Do All Installment Loans Report To Credit?

by Credit Faire March 19th, 2018

Do All Installment Loans Report to Credit?

Almost every American at some point in time, will utilize installment loans. They come in many forms, such as auto, home, and personal loans. We get these loans by first applying and then having the lender check our credit score among other qualifications. This credit score is made up of how other lenders we have used in the past reported our payment history.

It is a rather important number that we should always be keeping an eye on. Your credit score generally determines the cost or interest rate you pay on the loan you take out. Should you end up with a bad credit score, you may not even qualify for a traditional loan. If that were the case you’d look for a bad credit loan as opposed to an installment loan. We know that your score is important but what you might not know is that your payment history from past or current loans makes up about 35% of your credit score. It’s arguably the single biggest factor of the score in terms of weight. Because of this, it’s important to understand which loans may or may not report to your credit report and how they affect it.


Lenders That Do Report

If you belong to a bank or credit union and have utilized their lending services before, you can almost guarantee that your installment loan is being reported the credit bureaus. Banks and Credit Unions decision making for these loans falls heavily onto your credit score. While they do take into account your collateral (for an auto or home loan) and income, your credit score is going to still be the guide for the bank when they look at approving or turning down your loan request. These types of institutions generally have credit tiers that arbitrarily set the terms for the loan.

credit tier chart

Other personal loan lenders such as One Main Financial or Lending Club will also generally report all payment history to credit bureaus. These lenders are typically dedicated to only the personal loan segment, but still utilize similar indicators that a bank or credit union would.


Lenders That Don’t Report

If you utilize banks and similar services, your probably accustomed to having things report to your credit. Much of what was said above is likely not super new to you. However if you find yourself using “non-traditional” banking services or belong to the “under banked” population in this country, you may utilizing some installment loans that do not report to your credit report.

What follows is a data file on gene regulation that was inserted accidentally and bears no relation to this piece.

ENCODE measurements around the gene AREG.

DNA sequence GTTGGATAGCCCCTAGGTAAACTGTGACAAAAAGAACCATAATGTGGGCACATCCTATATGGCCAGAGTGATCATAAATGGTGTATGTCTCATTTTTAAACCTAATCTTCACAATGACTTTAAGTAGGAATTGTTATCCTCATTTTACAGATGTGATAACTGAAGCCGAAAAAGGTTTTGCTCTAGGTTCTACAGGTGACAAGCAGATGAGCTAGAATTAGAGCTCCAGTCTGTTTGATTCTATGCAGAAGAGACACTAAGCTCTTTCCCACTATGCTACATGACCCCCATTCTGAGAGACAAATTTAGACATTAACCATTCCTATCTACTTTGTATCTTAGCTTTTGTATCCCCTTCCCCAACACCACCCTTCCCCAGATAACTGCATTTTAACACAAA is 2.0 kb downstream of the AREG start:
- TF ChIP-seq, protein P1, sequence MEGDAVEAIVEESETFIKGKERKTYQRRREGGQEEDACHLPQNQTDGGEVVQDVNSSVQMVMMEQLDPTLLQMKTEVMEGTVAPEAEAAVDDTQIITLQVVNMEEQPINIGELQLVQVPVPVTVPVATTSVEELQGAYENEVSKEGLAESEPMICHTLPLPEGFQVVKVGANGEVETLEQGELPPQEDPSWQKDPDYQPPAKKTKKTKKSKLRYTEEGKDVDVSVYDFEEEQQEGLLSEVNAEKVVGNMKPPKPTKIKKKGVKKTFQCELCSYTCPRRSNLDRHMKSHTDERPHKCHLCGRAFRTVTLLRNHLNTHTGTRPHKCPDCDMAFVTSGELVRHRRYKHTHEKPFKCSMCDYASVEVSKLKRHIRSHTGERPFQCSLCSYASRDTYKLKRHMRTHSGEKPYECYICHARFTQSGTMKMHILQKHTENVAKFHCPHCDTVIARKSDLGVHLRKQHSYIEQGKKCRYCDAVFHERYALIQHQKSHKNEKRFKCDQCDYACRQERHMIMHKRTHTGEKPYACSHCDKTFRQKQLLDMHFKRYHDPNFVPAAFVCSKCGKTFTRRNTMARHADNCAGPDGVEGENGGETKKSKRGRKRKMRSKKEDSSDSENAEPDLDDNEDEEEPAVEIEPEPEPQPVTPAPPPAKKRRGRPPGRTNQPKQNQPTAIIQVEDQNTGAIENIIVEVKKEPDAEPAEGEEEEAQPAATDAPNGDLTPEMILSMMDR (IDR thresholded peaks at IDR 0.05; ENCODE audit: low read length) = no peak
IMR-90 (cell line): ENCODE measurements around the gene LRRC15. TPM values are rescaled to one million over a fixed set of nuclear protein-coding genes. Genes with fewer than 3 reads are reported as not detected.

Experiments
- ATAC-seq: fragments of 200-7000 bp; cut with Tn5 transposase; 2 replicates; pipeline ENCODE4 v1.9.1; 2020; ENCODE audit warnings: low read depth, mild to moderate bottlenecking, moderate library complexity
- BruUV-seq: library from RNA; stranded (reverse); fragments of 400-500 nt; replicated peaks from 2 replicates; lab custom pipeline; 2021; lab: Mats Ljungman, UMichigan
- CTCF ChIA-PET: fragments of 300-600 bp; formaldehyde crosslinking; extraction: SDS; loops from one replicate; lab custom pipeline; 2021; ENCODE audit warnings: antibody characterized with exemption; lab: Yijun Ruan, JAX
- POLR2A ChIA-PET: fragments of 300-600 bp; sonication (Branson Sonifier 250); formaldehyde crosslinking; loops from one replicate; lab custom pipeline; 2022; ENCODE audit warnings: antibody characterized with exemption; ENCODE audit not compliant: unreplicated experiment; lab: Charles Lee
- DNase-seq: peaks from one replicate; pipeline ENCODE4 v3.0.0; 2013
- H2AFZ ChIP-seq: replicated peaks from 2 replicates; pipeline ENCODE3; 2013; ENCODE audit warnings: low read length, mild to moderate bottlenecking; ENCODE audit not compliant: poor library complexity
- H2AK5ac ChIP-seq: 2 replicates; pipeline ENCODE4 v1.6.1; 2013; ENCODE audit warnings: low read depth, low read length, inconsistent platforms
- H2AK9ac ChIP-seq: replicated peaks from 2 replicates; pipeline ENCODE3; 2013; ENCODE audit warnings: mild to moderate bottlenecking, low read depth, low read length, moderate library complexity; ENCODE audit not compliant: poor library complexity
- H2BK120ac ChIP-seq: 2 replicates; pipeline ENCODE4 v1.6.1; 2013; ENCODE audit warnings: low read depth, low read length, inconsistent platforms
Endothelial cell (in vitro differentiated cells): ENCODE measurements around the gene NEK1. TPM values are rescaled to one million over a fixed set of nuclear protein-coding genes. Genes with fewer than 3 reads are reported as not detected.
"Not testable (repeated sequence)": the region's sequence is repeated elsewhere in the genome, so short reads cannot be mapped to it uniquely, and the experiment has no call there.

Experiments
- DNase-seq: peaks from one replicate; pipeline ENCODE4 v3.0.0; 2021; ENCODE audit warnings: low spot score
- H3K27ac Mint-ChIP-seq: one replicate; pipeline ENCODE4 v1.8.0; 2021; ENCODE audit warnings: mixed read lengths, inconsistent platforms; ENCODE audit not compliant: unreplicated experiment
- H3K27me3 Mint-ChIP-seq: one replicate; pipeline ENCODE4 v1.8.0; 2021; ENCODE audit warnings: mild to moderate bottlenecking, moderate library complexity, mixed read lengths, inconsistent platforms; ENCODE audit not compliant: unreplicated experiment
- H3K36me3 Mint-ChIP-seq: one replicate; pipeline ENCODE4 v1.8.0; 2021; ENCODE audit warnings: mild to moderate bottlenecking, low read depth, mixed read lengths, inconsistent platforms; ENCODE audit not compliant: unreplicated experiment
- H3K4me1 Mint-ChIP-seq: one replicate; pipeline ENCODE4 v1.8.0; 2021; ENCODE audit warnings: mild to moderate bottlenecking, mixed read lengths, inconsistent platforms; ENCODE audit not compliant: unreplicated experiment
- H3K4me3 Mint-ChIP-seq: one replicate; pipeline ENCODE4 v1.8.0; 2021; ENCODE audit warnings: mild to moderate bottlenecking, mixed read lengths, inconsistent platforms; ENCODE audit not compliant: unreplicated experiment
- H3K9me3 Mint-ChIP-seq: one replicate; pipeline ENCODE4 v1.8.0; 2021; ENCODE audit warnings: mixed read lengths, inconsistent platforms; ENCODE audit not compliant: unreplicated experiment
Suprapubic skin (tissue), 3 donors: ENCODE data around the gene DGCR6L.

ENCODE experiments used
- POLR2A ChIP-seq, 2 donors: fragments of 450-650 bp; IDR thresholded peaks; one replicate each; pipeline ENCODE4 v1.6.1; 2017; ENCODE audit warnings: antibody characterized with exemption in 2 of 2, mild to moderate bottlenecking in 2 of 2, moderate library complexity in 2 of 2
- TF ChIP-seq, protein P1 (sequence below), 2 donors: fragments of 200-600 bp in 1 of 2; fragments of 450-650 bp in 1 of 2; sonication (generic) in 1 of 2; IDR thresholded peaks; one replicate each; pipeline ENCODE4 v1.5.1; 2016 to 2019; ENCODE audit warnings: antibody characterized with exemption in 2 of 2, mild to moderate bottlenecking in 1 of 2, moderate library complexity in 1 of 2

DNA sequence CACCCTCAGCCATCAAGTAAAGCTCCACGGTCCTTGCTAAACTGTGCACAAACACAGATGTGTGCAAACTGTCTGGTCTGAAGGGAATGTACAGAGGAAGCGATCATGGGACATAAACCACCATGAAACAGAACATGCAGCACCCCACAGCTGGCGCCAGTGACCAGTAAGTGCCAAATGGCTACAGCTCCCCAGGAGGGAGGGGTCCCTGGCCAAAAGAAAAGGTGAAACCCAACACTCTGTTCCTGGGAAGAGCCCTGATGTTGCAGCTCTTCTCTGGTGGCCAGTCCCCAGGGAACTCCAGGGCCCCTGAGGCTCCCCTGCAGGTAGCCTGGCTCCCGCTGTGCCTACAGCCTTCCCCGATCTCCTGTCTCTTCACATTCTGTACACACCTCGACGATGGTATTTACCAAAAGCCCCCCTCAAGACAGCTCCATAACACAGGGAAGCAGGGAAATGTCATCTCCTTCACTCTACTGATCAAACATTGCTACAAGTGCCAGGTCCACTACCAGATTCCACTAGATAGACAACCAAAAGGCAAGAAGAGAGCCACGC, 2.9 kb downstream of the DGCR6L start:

The vast majority of these loans would fall into the “payday” or short term loan categories. While installment loans are generally spaced out over a period of 6 – 12 months or more, there are quite a few lenders that provide terms even shorter than that. While at times they may be appropriate for your given situation, they often times aren’t going to help you when it comes to building your credit.

This is for one of two reasons. The first being that the lender isn’t able to report the loan to the credit bureaus because it may not meet some standards to do so. The second is often that the lender simply doesn’t care to. There are a great deal of online lenders that simply don’t care to go through the hassle to setup that process or may find that most of their borrowers don’t actually care for that feature.

The practice of not reporting payment history to credit bureaus is very common online. Many lenders, typically newer, do not even pull credit when they decide to approve or deny a loan. It is becoming increasingly common that lenders (even those that do pull credit) are starting to look at other factors to decide whether they should make a loan to you and at what cost.


A Few Things To Note

It is important to note that while these institutions do report to credit, they may not report to all three of the credit bureaus. Some lenders may only report to one and while that credit bureau can sometimes share that information with others, it can sometimes cause discrepancies in your credit report. Be sure to check your credit periodically for inconsistencies and errors.

While payment history is one of the largest factors that make up your credit score, it isn’t the only one. We did a more thorough breakdown in this post if you want to learn more about what goes into your score. Be sure to follow us on Our Facebook Page to see the latest informative posts.

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